The pharmacy has a large retail space and sells a range of healthcare products and over-the-counter medicines. The pharmacy team provides a wide range of services and consultations. These include a travel clinic, seasonal flu vaccinations, blood pressure monitoring and weight management. Other professionals hold regular private clinics in one or more of the pharmacy’s consultation rooms. And these include podiatry and audiology clinics. The pharmacy provides a substance misuse service. It delivers medicines to people’s homes. And it supplies medicines in multi-compartment compliance packs to help people take their medicines.
- 4.1 - The pharmacy services provided are accessible to patients and the public
Why this is notable practice
The pharmacy provides a wide range of services that people can easily access. It considers the needs of the local community. And it puts the person at the centre of its services. It is good at promoting its services in the pharmacy. And it proactively uses its website and social media to promote its services to a wider range of people. So, the pharmacy can meet the health needs of different patient groups. The pharmacy team works closely with the local doctors and other professionals to tailor its service provision. It monitors the outcomes its services have on people’s health. And it uses this information to help promote these services more widely.
How the pharmacy did this
The pharmacy promoted its services to the community both in the pharmacy through banners, stands and verbal communication. And through its website, Facebook and Instagram. It had employed a marketing graduate, for a year, to review how the pharmacy promoted it’s services. The marketing graduate shared feedback with the pharmacy owner. And he shared it with the team. He used it to help make decisions about the services the pharmacy provided. For example, positive feedback about the podiatry service helped inform the decision to continue to offer this service. This helped to ensure the services were appropriate for the people in the community. The pharmacist owner worked closely with the local doctors to promote the services the pharmacy could provide. The pharmacy had been involved in the Bury Pilot, working closely with the local GP surgery team. The pilot service had been introduced to identify people living in Bury, with undiagnosed hypertension. And to support those with borderline hypertension to reduce their blood pressure. In a twenty week period the pharmacy had screened 113 people. The team had referred four people to the GP, with atrial fibrillation and two with blood pressure greater than 180/110. And the pharmacy team had supported nine people to reduce their blood pressure to less than 140/90. The pharmacists had helped by providing advice to reduce salt and alcohol intake. And supporting on a weight management programme. The owner was promoting the results of the pilot service. And discussed how it was hoped this pilot would be rolled out across Bury following these results. The pharmacy team provided weight management advice and Lipotrim weight management products. A counter assistant described how some people had lost eight to nine stone in weight when using the service.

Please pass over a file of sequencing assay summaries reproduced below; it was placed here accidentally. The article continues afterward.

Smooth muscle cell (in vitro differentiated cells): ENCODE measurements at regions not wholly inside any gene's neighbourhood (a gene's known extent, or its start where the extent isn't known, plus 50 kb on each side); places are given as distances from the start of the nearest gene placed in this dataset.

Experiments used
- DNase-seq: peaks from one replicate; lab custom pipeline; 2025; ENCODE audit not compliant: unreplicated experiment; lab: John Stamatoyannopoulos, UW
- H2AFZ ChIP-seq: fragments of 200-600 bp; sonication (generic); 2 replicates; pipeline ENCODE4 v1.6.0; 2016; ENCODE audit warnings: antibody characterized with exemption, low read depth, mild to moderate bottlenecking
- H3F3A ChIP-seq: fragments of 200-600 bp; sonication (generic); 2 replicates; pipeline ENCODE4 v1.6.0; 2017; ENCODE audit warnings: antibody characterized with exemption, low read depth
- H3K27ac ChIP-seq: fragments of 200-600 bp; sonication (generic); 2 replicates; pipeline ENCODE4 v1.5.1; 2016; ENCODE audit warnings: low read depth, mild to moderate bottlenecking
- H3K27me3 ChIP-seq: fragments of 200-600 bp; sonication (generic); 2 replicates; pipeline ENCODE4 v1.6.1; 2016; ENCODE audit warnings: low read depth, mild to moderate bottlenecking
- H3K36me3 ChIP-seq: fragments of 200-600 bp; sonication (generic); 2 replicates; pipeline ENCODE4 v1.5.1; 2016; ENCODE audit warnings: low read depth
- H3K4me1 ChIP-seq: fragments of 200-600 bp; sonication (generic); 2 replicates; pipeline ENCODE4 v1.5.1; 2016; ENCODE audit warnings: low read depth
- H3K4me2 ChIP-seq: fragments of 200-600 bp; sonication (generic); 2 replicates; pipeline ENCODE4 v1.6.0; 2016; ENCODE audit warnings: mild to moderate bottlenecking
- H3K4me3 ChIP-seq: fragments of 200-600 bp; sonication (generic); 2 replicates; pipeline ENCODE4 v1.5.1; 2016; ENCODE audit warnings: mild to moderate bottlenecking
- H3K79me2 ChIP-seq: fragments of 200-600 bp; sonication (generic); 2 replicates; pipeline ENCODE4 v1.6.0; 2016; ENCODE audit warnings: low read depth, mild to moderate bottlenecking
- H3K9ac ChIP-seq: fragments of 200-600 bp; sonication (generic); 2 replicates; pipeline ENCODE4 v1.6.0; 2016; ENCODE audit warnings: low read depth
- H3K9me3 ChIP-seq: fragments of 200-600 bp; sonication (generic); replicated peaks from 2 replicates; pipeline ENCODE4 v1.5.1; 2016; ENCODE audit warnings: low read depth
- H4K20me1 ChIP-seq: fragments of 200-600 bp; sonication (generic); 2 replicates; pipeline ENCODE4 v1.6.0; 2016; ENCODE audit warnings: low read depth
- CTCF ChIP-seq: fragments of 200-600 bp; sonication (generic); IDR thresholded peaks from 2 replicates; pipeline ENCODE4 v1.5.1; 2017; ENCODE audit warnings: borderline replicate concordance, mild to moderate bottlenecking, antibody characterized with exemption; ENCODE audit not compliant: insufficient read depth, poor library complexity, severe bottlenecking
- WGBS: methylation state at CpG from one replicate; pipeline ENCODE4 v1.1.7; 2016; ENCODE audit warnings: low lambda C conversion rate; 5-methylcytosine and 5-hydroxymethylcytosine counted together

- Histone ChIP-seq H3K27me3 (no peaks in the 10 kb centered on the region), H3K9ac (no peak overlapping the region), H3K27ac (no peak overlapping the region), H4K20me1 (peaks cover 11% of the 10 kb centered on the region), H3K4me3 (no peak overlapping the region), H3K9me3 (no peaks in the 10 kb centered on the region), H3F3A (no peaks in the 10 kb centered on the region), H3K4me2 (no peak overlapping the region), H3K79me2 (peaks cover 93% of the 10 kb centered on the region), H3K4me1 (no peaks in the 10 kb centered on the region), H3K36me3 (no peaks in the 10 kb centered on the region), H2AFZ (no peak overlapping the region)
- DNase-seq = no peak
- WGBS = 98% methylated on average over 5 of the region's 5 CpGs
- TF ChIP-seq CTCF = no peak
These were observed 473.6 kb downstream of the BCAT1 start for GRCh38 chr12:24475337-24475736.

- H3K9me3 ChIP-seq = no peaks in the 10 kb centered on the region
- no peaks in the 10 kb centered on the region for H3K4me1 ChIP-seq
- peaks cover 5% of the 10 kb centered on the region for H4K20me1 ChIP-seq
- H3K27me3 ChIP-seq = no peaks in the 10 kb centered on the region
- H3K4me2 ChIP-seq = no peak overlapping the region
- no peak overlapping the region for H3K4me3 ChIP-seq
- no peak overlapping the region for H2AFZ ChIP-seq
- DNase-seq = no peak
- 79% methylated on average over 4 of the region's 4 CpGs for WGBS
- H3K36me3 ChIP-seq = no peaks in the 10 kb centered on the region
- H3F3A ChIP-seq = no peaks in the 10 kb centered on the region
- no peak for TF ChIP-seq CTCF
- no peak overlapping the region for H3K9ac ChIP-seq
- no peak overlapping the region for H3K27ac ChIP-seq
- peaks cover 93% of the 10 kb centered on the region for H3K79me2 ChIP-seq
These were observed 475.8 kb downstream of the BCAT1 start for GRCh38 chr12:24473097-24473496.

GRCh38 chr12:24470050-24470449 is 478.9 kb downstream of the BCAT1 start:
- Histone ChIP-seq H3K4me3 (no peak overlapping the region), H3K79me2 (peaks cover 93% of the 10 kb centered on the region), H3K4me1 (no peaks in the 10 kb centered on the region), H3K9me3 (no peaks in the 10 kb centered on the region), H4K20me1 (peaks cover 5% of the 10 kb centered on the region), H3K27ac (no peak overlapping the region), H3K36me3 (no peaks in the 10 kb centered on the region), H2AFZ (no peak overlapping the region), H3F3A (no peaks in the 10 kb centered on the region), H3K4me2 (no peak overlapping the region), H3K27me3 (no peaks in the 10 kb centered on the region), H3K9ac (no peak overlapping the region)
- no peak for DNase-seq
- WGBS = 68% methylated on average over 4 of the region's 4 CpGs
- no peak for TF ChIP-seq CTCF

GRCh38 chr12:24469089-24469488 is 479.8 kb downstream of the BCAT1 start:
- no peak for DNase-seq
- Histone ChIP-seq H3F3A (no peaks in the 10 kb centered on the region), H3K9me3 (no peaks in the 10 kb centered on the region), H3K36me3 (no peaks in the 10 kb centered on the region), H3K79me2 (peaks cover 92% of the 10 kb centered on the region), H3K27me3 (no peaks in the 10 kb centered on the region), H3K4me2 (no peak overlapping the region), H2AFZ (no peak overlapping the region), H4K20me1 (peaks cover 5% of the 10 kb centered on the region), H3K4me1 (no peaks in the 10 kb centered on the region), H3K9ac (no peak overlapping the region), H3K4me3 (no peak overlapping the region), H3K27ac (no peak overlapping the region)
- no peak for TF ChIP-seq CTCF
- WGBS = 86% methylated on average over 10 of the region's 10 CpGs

What difference this made to patients
The pharmacy reaches a broader range of patient groups by advertising its services in a variety of ways. And by working closely with the local GPs the pharmacy has highlighted people with undiagnosed hypertension. And the team has referred them for treatment or provided healthy lifestyle advice to reduce their blood pressure. People have lost weight on the weight management programme. Thus more people are being treated more effectively.
We have identified the standards most likely and least likely to be met in inspections, and highlighted examples of notable practice for each of these standards; to help everyone learn from others and to support continuous improvement: